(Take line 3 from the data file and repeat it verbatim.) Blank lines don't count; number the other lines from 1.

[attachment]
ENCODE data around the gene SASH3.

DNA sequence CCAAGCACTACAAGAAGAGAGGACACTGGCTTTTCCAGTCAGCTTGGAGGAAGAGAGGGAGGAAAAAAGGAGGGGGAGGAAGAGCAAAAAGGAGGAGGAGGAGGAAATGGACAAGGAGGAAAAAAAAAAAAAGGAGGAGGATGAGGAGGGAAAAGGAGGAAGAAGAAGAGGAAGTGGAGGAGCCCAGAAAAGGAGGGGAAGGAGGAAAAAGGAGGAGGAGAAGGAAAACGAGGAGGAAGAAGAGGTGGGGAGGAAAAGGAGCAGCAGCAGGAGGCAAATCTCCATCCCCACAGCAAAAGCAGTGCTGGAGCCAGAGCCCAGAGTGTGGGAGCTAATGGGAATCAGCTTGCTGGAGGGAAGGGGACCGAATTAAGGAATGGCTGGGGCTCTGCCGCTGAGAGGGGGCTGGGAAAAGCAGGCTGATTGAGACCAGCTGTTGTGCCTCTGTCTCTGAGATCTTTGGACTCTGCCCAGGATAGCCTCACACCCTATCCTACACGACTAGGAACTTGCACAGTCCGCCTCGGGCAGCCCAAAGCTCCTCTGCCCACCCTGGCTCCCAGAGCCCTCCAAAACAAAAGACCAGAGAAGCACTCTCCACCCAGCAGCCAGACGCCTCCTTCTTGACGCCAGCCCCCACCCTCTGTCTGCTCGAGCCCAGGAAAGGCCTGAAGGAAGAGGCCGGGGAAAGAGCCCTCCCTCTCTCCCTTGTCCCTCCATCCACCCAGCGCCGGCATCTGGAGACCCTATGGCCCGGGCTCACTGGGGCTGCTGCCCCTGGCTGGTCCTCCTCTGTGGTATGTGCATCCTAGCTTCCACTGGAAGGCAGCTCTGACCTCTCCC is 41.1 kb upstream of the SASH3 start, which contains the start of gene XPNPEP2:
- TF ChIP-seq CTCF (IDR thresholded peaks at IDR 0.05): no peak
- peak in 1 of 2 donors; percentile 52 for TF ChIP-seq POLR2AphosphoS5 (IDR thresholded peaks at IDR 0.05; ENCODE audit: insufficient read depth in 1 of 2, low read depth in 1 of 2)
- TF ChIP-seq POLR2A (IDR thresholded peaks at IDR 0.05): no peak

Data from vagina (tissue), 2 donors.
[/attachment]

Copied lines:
- TF ChIP-seq CTCF (IDR thresholded peaks at IDR 0.05): no peak